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Hurricanes Linebackers Embracing Competition in Fall Camp



Miami fourth-year junior linebacker K.J. Cloyd // LifeWallet Sports

What was once one of Miami’s thinnest position groups has transformed into arguably one of its deepest.

The Hurricanes added a trio of veteran linebackers through the transfer portal last offseason in Rocky Shelton, K.J. Cloyd and Francisco Mauigoa, all of whom bring with them seasons of playing experience at the major-conference level. UM also signed four freshman linebackers, with Fayetteville, Ga. native Raul Aguirre Jr. standing out especially in his first fall camp, according to several of his teammates.

This has caused the level of competition of the unit to increase. 

“[Cristobal] brought in guys like K.J. and Francisco. Both of those guys were guys at their school,” veteran linebacker Corey Flagg Jr. said on Tuesday. “You bring in dudes like that, and for me and [Keontra Smith] as well, we are very excited because we get to compete with guys like that every day because those guys are the same guys that are all around the country.”

Flagg thinks that this competitiveness is a necessity for the team.

“This linebacker room is full of guys that are hungry, a lot of competition … You’re gonna make mistakes, but you know in the back of your mind, you really can’t make mistakes because there’s someone behind you and that’s what you need,” Flagg said. “You need competition. It makes you better. It makes you better as a team, and it makes you better as a unit and as an individual, and I think over the years we’ve had glimpses of that, but this year in this fall camp, it’s been very consistent every day. Every guy is competing [at] every position. I love it because you got to do every little thing right, and it’s gonna make you better.”

New linebackers coach Derek Nicholson’s methods have also played a part in this competitive rise.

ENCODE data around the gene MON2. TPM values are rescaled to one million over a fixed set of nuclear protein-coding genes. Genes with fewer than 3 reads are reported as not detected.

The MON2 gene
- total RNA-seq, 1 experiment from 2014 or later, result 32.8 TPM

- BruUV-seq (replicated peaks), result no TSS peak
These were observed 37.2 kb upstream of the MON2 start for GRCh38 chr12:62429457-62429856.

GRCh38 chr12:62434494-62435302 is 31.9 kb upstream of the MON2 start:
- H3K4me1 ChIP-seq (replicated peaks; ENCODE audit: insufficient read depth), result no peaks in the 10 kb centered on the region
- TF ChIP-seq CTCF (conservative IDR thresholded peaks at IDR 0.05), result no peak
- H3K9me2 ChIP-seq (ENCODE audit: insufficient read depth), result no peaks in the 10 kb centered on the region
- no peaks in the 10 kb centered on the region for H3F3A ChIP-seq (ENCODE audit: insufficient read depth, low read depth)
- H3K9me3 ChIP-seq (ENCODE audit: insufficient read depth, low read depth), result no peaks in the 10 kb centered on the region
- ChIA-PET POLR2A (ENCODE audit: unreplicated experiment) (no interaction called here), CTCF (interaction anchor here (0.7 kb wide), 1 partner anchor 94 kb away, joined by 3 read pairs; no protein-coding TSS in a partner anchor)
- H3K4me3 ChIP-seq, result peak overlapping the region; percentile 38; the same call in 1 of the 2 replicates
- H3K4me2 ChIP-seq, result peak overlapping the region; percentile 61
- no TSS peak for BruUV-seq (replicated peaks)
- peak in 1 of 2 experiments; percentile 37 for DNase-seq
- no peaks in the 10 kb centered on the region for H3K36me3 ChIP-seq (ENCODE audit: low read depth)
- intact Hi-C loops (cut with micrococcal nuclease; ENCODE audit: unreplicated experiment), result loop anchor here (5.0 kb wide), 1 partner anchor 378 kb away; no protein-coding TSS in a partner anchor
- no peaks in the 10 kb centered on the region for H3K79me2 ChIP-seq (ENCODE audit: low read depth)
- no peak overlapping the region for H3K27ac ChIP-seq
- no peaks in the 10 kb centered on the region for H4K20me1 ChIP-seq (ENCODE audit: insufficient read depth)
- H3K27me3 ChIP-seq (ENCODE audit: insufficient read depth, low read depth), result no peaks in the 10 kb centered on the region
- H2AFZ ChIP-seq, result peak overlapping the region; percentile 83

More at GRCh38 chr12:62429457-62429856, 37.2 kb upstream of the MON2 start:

According to Flagg, Nicholson cross-trains the linebackers at different positions along the defense. This requires the players to constantly study the defense’s playbook to stay prepared for these positional switches, which Flagg says are random.

This is similar to the cross-training that is practiced at other positions, like wide receiver, offensive line and defensive back. 

The veteran newcomers relayed a similar message about the linebackers’ overall competitiveness, with Mauigoa also referencing the many abilities that the group has to offer as an “advantage.”

“I’d say this is a really talented group. We got a lot of competitors. Each guy has their own unique technique. Unique skill sets, just using it as an advantage,” Mauigoa said. “Coach [Nicholson], just putting us in a good spot to feel comfortable and play better, so yeah, I’d say the competition is up there.”

Cloyd, like Flagg, agrees that the competition among the linebackers has been positive and that the cross-training from the coaches has contributed to this.

“Everybody’s doing their part. We’re doing a good job of getting reps and making sure that everybody’s getting, if not the same play … mental reps, and everybody’s competing well,” Cloyd said. “Everybody’s competing. The coaches are doing a good job of rotating us.”

This competition, however, has not caused hostility among the players, according to Flagg.

“The thing I love about it the most, it’s no jealousy, it’s no envy. We’re all trying to get better together.”

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